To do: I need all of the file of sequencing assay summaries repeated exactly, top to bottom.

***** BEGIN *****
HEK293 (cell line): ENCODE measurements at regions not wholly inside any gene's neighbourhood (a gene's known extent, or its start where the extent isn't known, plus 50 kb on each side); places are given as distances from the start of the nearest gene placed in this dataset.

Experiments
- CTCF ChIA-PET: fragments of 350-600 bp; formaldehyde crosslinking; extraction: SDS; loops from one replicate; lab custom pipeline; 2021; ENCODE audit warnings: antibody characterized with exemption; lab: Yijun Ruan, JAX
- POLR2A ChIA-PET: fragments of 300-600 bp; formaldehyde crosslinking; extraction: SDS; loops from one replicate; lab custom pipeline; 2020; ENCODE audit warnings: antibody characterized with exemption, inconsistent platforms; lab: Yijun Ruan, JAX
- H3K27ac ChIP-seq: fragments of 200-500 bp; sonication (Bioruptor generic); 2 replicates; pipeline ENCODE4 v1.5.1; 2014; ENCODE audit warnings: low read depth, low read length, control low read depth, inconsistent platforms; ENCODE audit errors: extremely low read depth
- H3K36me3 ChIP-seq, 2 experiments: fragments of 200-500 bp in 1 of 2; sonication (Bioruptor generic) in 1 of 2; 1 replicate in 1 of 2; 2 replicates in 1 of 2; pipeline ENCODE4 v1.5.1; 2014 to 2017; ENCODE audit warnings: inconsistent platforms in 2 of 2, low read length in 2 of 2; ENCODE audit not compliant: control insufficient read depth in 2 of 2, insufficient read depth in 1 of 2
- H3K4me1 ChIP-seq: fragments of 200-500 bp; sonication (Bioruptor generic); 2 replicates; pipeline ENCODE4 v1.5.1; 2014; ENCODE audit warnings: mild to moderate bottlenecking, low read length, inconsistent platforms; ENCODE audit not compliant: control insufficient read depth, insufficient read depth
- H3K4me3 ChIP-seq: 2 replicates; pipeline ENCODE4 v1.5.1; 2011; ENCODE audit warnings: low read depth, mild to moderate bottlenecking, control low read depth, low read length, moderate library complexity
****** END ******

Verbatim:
HEK293 (cell line): ENCODE measurements at regions not wholly inside any gene's neighbourhood (a gene's known extent, or its start where the extent isn't known, plus 50 kb on each side); places are given as distances from the start of the nearest gene placed in this dataset.

Experiments
- CTCF ChIA-PET: fragments of 350-600 bp; formaldehyde crosslinking; extraction: SDS; loops from one replicate; lab custom pipeline; 2021; ENCODE audit warnings: antibody characterized with exemption; lab: Yijun Ruan, JAX
- POLR2A ChIA-PET: fragments of 300-600 bp; formaldehyde crosslinking; extraction: SDS; loops from one replicate; lab custom pipeline; 2020; ENCODE audit warnings: antibody characterized with exemption, inconsistent platforms; lab: Yijun Ruan, JAX
- H3K27ac ChIP-seq: fragments of 200-500 bp; sonication (Bioruptor generic); 2 replicates; pipeline ENCODE4 v1.5.1; 2014; ENCODE audit warnings: low read depth, low read length, control low read depth, inconsistent platforms; ENCODE audit errors: extremely low read depth
- H3K36me3 ChIP-seq, 2 experiments: fragments of 200-500 bp in 1 of 2; sonication (Bioruptor generic) in 1 of 2; 1 replicate in 1 of 2; 2 replicates in 1 of 2; pipeline ENCODE4 v1.5.1; 2014 to 2017; ENCODE audit warnings: inconsistent platforms in 2 of 2, low read length in 2 of 2; ENCODE audit not compliant: control insufficient read depth in 2 of 2, insufficient read depth in 1 of 2
- H3K4me1 ChIP-seq: fragments of 200-500 bp; sonication (Bioruptor generic); 2 replicates; pipeline ENCODE4 v1.5.1; 2014; ENCODE audit warnings: mild to moderate bottlenecking, low read length, inconsistent platforms; ENCODE audit not compliant: control insufficient read depth, insufficient read depth
- H3K4me3 ChIP-seq: 2 replicates; pipeline ENCODE4 v1.5.1; 2011; ENCODE audit warnings: low read depth, mild to moderate bottlenecking, control low read depth, low read length, moderate library complexity